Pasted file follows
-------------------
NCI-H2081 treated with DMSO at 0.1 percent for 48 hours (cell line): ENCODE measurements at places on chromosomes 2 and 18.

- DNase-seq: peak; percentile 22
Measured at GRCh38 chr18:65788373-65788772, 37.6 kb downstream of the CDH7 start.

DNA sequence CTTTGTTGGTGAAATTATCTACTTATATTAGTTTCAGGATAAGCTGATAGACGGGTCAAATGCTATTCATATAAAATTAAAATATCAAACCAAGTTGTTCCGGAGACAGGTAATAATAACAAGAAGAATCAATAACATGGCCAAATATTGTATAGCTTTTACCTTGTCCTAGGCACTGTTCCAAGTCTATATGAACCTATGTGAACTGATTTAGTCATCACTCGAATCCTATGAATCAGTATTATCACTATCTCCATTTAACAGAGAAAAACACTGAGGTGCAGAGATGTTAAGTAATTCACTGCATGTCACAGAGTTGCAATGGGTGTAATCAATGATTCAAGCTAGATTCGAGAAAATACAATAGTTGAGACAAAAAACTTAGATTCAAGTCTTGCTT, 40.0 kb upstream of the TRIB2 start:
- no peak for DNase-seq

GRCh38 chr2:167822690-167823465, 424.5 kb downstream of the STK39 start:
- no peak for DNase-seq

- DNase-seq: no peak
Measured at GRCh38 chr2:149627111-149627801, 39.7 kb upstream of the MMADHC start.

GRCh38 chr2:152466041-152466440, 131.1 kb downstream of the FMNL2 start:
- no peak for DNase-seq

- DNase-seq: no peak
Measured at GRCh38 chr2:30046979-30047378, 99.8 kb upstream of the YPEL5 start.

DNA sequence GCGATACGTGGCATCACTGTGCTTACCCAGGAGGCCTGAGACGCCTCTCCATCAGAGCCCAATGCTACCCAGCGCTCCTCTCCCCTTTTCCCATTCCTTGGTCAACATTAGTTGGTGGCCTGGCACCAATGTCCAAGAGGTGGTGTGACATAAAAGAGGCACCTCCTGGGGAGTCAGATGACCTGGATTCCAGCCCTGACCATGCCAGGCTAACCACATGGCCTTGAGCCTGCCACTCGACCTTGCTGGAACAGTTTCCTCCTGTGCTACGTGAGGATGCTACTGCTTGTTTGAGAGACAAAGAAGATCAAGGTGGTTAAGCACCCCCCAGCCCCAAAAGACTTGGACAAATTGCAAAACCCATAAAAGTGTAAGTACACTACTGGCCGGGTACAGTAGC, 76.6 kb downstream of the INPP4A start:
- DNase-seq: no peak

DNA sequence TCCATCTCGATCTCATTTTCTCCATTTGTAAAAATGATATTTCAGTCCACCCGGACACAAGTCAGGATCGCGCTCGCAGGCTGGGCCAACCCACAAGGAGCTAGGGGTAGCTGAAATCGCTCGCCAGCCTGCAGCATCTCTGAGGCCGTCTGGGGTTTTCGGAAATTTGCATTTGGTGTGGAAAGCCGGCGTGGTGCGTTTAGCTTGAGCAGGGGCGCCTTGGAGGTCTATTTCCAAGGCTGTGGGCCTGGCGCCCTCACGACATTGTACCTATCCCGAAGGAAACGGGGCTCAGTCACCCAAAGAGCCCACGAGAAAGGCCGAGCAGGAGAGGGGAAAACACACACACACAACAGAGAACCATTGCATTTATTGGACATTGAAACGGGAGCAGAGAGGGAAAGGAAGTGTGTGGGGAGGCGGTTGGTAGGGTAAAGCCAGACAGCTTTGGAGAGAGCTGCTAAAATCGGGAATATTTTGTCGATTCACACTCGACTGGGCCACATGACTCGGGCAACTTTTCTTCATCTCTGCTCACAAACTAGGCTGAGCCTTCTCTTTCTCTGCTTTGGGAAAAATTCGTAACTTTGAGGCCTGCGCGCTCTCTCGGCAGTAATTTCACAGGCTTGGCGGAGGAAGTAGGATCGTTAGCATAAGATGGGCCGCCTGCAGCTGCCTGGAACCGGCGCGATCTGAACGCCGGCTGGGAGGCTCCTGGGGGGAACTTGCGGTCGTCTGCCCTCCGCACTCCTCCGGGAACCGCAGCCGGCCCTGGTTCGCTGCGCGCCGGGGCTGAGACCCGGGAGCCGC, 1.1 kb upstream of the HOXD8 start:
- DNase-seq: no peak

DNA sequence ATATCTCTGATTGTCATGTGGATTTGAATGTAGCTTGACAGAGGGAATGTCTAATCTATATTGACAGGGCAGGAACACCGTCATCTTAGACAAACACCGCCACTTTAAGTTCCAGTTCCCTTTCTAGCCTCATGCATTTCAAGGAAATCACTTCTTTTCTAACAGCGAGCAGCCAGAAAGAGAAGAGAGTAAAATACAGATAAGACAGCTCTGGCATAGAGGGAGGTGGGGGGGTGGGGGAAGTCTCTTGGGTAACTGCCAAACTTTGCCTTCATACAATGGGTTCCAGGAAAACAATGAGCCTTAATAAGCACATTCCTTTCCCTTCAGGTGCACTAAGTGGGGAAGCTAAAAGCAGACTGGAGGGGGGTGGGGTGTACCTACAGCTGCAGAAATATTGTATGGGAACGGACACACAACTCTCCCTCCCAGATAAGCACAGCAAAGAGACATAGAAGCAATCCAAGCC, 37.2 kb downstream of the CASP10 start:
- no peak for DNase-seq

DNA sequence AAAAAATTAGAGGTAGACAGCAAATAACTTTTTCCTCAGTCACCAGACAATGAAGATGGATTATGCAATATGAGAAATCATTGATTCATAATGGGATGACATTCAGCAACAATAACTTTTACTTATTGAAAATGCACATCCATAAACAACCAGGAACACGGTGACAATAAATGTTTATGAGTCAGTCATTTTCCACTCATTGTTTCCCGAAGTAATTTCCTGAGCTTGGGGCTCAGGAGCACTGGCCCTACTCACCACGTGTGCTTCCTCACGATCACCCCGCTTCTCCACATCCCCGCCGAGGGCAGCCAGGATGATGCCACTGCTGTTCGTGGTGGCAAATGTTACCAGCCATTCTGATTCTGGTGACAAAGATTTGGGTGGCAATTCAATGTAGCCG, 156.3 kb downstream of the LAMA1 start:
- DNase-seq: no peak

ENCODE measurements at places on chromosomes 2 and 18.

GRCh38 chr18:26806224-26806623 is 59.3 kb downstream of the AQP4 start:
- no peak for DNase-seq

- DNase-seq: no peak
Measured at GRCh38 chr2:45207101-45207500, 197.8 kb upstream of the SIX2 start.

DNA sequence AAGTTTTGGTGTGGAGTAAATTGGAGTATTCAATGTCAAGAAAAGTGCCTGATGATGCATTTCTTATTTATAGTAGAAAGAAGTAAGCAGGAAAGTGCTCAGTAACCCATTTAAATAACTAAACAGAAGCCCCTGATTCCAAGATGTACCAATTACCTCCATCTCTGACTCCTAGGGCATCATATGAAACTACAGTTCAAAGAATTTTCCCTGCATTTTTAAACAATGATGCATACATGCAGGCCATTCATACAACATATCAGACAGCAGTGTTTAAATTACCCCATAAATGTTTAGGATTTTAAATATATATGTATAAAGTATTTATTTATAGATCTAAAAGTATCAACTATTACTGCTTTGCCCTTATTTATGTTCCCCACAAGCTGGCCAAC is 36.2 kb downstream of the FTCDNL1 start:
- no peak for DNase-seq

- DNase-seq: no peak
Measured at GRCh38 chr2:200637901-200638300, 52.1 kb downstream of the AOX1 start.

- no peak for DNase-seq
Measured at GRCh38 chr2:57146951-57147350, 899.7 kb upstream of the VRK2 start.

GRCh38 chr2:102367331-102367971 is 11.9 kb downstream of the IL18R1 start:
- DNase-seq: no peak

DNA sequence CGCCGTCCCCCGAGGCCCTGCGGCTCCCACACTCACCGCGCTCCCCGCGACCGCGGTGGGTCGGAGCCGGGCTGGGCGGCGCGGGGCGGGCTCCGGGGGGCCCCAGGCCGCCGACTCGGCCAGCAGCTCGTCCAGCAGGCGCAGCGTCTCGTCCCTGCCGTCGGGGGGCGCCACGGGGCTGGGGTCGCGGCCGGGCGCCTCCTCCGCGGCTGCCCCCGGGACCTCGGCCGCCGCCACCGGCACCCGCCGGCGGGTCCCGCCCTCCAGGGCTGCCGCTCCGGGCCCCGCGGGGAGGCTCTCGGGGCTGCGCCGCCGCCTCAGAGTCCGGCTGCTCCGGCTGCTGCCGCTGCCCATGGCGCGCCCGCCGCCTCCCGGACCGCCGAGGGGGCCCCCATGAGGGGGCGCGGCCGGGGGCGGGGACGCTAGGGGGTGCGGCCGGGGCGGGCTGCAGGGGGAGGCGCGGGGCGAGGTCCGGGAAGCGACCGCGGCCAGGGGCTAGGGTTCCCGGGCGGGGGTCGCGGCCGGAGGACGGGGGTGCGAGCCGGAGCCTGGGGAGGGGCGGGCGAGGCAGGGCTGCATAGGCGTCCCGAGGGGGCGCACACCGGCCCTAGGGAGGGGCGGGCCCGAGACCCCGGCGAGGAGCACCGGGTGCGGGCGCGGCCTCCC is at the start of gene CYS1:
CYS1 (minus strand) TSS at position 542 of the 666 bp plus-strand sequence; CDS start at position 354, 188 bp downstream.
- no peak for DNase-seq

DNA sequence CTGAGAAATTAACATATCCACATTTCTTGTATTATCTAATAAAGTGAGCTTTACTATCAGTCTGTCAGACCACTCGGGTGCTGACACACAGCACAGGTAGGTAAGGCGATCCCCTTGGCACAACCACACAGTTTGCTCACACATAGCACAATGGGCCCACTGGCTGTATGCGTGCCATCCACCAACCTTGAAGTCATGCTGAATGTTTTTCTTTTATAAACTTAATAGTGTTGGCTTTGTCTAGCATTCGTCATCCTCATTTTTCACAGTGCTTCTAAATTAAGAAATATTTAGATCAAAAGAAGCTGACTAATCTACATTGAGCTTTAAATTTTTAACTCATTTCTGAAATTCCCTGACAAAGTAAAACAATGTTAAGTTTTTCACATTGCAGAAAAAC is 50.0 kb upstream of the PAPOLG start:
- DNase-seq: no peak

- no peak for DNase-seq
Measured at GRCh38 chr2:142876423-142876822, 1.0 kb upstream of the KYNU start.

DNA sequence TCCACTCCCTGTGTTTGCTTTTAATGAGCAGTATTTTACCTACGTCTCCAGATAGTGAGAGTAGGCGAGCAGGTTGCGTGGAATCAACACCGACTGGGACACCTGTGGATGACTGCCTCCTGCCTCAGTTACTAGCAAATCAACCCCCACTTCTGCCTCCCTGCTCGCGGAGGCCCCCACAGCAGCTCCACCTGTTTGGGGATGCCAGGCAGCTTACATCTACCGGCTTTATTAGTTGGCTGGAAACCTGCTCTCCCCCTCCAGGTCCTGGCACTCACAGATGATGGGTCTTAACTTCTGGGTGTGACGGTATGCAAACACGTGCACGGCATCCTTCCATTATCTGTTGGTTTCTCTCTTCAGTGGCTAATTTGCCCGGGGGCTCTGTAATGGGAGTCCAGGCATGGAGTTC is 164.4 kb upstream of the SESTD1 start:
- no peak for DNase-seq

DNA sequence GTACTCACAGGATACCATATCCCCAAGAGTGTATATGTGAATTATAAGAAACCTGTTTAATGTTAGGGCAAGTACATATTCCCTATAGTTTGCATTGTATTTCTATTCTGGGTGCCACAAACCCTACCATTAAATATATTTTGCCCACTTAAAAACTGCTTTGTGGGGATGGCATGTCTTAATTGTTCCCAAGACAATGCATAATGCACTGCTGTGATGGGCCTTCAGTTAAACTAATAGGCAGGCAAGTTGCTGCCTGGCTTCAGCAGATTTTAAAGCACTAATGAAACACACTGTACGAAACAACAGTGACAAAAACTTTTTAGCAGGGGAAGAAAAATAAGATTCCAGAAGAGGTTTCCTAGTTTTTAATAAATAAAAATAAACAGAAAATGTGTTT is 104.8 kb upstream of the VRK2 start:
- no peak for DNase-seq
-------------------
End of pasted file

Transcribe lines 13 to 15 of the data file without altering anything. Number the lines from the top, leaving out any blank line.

Measured at GRCh38 chr2:30046979-30047378, 99.8 kb upstream of the YPEL5 start.

DNA sequence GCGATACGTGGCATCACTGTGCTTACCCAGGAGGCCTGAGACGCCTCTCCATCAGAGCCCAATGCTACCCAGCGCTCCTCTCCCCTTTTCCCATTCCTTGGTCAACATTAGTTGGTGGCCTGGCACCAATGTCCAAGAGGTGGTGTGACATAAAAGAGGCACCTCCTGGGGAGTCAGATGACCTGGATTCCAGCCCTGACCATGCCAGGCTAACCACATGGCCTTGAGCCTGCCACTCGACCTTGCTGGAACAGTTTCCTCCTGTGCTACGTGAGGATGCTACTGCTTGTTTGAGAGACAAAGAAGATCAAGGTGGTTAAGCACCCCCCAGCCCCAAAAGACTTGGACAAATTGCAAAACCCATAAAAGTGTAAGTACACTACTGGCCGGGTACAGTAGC, 76.6 kb downstream of the INPP4A start:
- DNase-seq: no peak